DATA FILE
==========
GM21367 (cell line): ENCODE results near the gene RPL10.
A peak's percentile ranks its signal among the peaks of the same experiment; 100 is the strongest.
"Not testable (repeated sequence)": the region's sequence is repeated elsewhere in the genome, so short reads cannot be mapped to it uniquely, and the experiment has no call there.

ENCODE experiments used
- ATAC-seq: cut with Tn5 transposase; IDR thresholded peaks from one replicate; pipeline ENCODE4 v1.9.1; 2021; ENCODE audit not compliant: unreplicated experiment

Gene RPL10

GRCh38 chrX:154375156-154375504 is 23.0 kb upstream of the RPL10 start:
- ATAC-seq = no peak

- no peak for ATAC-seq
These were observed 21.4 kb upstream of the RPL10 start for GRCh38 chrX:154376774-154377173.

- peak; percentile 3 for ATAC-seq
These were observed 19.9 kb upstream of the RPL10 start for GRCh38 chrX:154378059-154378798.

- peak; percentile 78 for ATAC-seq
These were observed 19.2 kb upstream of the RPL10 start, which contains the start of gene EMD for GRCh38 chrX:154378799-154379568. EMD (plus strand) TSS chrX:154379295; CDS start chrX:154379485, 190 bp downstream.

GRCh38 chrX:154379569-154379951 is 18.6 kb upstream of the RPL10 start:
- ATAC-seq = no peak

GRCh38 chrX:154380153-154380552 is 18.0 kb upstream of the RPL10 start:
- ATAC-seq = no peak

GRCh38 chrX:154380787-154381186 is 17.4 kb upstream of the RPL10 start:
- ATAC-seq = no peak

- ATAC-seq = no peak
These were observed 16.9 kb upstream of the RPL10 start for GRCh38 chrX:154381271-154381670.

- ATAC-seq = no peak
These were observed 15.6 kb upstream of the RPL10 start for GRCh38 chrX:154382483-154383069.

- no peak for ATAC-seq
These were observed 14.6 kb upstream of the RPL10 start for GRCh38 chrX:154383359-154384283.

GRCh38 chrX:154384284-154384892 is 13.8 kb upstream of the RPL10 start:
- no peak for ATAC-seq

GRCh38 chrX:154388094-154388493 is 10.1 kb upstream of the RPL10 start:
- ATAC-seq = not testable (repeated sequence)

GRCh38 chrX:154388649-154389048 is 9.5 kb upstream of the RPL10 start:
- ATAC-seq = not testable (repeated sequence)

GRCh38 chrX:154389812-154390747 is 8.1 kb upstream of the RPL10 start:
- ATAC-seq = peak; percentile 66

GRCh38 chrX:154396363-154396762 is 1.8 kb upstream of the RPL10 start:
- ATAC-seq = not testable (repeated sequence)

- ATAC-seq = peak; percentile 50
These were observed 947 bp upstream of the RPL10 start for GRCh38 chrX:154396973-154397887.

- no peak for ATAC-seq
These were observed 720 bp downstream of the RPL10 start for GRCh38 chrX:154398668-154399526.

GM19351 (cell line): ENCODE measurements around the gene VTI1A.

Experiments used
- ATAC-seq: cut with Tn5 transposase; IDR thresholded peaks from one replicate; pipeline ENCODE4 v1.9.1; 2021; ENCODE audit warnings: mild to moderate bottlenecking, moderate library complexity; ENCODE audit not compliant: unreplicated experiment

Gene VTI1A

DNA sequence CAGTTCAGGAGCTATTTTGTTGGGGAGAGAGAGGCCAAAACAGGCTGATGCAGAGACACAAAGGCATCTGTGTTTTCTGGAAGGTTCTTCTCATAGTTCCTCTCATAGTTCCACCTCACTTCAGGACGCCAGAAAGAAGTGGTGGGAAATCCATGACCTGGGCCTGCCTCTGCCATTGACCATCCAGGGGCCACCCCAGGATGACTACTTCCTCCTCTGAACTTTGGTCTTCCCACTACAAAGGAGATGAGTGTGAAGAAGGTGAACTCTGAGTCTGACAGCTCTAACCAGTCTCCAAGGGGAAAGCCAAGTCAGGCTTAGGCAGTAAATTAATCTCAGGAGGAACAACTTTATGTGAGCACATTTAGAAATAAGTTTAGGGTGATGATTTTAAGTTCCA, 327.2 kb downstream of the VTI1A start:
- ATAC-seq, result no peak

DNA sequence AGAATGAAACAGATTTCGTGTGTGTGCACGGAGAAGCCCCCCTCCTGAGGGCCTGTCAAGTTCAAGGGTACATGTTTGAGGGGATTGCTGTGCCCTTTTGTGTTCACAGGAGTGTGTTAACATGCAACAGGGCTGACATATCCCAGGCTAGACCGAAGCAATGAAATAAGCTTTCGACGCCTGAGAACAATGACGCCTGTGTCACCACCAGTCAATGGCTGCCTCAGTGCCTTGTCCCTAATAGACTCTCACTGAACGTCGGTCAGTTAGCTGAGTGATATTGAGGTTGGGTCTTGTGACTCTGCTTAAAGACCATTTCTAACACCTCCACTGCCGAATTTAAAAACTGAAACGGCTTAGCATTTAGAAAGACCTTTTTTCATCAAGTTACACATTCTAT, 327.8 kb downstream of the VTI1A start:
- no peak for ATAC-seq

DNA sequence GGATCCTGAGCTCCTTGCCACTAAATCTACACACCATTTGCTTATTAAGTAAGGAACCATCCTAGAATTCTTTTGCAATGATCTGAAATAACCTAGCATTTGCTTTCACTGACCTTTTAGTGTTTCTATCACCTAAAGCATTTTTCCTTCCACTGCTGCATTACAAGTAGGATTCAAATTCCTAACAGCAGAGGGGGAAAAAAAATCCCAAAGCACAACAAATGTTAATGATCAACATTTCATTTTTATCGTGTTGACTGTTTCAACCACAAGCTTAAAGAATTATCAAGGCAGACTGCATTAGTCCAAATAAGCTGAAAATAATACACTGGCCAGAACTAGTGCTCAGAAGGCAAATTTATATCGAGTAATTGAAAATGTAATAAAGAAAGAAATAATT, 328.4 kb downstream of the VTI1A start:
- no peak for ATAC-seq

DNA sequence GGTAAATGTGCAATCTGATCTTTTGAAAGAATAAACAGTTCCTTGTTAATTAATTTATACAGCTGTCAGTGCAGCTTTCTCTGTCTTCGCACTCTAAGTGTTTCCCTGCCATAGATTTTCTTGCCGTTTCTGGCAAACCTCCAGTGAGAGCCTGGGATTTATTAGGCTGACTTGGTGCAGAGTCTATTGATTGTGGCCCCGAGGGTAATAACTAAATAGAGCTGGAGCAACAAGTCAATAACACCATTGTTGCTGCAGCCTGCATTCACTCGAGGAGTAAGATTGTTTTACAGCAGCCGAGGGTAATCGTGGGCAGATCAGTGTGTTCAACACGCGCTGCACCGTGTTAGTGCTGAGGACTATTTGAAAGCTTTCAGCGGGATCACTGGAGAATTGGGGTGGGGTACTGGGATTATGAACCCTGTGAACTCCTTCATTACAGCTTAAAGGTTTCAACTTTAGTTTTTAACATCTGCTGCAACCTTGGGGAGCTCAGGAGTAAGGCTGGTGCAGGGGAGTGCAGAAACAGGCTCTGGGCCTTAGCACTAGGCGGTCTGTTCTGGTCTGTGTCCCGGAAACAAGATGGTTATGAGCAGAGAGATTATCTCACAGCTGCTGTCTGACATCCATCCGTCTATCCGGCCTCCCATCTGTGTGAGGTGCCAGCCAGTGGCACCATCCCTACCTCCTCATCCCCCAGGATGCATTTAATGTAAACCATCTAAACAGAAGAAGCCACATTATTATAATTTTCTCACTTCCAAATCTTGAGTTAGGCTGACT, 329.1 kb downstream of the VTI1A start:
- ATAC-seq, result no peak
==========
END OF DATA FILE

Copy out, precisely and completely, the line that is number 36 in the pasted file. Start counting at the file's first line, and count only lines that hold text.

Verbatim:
- ATAC-seq = not testable (repeated sequence)